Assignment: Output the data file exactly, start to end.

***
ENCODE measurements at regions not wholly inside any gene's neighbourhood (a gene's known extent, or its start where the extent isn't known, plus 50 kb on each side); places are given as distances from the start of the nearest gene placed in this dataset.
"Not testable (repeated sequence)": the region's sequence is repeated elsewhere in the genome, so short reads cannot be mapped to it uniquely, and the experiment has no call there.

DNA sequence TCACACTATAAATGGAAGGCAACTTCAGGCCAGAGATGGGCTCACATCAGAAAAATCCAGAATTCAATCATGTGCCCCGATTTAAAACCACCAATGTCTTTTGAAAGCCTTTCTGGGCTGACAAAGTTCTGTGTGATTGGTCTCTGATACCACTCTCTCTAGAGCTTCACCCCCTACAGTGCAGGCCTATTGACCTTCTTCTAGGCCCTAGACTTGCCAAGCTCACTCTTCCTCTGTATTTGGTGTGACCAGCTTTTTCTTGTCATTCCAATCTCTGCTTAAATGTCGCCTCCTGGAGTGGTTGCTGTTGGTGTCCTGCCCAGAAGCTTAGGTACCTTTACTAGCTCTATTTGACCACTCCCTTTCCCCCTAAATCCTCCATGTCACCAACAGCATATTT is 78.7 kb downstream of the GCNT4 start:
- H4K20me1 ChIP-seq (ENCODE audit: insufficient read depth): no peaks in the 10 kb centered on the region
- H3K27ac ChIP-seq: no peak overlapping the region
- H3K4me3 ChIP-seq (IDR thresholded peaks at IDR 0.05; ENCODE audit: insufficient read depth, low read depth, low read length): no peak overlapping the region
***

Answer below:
ENCODE measurements at regions not wholly inside any gene's neighbourhood (a gene's known extent, or its start where the extent isn't known, plus 50 kb on each side); places are given as distances from the start of the nearest gene placed in this dataset.
"Not testable (repeated sequence)": the region's sequence is repeated elsewhere in the genome, so short reads cannot be mapped to it uniquely, and the experiment has no call there.

DNA sequence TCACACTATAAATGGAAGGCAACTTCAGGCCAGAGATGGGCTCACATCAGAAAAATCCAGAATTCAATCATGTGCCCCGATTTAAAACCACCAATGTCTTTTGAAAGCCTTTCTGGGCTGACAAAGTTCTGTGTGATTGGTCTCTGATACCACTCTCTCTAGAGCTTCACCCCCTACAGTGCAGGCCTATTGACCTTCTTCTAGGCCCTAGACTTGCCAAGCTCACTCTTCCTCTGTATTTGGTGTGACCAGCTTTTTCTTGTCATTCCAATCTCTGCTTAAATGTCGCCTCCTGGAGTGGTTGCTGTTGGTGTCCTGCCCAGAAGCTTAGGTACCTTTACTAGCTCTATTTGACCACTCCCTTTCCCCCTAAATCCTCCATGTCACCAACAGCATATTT is 78.7 kb downstream of the GCNT4 start:
- H4K20me1 ChIP-seq (ENCODE audit: insufficient read depth): no peaks in the 10 kb centered on the region
- H3K27ac ChIP-seq: no peak overlapping the region
- H3K4me3 ChIP-seq (IDR thresholded peaks at IDR 0.05; ENCODE audit: insufficient read depth, low read depth, low read length): no peak overlapping the region